MATERIALS: Precision fit, aesthetics, strength and numerous stud sizes, styles and receptacles make Southco’s D8 Dzus Panex quarter-turn quick-access fastener line a leading choice for a wide variety of applications. Precision rolling creates a perfect fit, even at low to moderate order volumes. Multiple surface-finish styles complement a variety of applications. Numerous sizes and styles satisfy a variety of mounting configurations and applications. Snap-in and clip-on receptacles minimize assembly time, to reduce installed costs. Spring steel receptacle clips provide a snug, yet grip-tolerant fit. Front-mount press-in receptacle is suitable for soft metals and thermoplastic materials. Mix and match stud headstyles and lengths with appropriate receptacles to accommodate total material thicknesses from 0.7 to 32.4 mm. They are available in 4, 6 and 9 mm stud sizes, in steel and stainless-steel materials and are available in multiple finish options - zinc plate with chromate, zinc plate with black chromate, and bright chrome. Selected receptacle styles accommodate maximum loads up to 65 lb. For use in industry applications including: boiler controls, CCTV camera covers, HVAC access panels, lighting, motorcycle fairings, off-highway vehicles and protective helmets.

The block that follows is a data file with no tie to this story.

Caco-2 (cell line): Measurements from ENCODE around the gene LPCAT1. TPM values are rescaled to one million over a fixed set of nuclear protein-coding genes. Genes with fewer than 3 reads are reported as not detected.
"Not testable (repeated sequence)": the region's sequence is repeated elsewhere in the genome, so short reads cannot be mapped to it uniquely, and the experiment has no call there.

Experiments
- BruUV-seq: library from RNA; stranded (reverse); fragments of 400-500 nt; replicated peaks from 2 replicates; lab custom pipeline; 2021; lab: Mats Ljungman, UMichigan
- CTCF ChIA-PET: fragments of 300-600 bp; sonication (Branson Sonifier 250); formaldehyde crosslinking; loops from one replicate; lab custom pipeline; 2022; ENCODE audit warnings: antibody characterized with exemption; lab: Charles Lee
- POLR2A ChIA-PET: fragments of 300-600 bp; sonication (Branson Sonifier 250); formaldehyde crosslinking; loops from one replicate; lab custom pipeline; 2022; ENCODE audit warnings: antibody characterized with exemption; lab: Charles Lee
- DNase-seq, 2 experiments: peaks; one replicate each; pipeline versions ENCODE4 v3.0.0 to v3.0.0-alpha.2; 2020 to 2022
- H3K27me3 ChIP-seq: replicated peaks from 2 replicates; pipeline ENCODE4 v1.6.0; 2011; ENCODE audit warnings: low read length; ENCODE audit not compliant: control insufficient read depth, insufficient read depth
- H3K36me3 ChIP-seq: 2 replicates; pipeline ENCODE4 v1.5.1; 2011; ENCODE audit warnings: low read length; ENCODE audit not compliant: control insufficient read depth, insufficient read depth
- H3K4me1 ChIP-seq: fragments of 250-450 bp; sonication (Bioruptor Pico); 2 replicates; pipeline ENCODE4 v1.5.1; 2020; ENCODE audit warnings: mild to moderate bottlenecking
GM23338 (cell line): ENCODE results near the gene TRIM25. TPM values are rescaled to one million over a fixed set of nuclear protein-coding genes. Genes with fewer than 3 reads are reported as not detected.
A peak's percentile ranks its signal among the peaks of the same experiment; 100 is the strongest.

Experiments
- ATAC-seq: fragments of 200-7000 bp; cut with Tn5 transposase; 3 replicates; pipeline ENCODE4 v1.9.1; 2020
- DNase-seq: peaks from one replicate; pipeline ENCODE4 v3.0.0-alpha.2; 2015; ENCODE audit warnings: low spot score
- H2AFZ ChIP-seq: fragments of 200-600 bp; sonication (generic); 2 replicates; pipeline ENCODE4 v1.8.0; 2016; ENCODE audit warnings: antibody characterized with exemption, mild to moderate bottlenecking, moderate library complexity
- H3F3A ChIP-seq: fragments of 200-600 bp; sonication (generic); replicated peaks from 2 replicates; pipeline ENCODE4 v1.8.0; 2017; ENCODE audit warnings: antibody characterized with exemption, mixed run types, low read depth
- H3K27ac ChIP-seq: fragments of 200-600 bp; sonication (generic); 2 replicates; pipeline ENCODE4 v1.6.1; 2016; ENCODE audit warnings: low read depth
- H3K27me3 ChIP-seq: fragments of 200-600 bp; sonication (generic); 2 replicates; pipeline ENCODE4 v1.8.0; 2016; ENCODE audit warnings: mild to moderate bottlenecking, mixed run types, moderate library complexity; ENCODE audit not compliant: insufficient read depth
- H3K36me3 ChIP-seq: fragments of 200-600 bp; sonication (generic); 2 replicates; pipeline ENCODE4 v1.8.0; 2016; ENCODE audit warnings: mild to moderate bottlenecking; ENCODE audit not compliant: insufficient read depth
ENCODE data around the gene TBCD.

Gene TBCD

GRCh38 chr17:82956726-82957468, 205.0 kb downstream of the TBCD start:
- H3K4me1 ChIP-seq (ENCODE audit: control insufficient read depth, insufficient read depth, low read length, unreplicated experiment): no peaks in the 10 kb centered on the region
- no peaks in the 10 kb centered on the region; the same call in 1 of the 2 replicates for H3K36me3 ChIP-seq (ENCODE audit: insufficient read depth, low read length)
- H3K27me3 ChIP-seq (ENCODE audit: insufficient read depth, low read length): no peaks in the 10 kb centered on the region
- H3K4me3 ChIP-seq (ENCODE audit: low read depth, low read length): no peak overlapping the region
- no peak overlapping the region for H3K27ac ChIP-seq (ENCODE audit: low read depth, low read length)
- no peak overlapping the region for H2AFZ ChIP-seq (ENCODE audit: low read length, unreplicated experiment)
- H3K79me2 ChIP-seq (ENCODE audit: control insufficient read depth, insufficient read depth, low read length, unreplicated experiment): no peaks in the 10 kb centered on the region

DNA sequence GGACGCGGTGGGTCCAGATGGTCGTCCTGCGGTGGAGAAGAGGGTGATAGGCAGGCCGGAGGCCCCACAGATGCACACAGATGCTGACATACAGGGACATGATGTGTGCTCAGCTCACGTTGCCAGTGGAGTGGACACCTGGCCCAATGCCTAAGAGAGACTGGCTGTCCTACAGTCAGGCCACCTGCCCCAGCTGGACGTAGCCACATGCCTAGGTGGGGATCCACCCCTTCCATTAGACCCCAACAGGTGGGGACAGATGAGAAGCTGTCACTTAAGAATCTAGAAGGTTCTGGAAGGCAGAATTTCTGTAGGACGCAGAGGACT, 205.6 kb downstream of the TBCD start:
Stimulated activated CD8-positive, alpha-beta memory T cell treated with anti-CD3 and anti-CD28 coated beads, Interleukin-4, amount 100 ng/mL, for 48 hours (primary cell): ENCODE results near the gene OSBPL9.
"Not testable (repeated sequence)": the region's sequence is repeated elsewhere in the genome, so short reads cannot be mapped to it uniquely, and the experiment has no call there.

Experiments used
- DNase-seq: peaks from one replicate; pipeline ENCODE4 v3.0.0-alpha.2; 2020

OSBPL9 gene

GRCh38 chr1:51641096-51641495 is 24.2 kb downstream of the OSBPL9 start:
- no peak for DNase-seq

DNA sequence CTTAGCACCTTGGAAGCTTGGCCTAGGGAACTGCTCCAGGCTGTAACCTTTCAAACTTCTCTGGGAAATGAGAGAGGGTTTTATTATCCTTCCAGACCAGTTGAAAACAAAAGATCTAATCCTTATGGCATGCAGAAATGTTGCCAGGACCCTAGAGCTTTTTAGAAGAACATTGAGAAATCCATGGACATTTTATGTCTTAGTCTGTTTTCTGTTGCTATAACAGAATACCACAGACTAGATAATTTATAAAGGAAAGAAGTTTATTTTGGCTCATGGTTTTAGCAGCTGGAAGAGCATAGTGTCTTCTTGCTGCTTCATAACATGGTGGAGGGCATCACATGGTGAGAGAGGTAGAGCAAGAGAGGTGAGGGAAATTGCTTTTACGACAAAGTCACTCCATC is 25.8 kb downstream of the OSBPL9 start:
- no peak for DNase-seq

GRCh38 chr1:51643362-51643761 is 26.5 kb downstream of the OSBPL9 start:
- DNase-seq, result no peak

Truchard will be presented the award at the 2014 Golden Mousetrap Awards ceremony during the co-located events Pacific Design & Manufacturing, MD&M West, WestPack, PLASTEC West, Electronics West, ATX West, and AeroCon.
Robots that walk have come a long way from simple barebones walking machines or pairs of legs without an upper body and head. Much of the research these days focuses on making more humanoid robots. But they are not all created equal.
The IEEE Computer Society has named the top 10 trends for 2014. You can expect the convergence of cloud computing and mobile devices, advances in health care data and devices, as well as privacy issues in social media to make the headlines. And 3D printing came out of nowhere to make a big splash.
For industrial control applications, or even a simple assembly line, that machine can go almost 24/7 without a break. But what happens when the task is a little more complex? That’s where the “smart” machine would come in. The smart machine is one that has some simple (or complex in some cases) processing capability to be able to adapt to changing conditions. Such machines are suited for a host of applications, including automotive, aerospace, defense, medical, computers and electronics, telecommunications, consumer goods, and so on. This discussion will examine what’s possible with smart machines, and what tradeoffs need to be made to implement such a solution.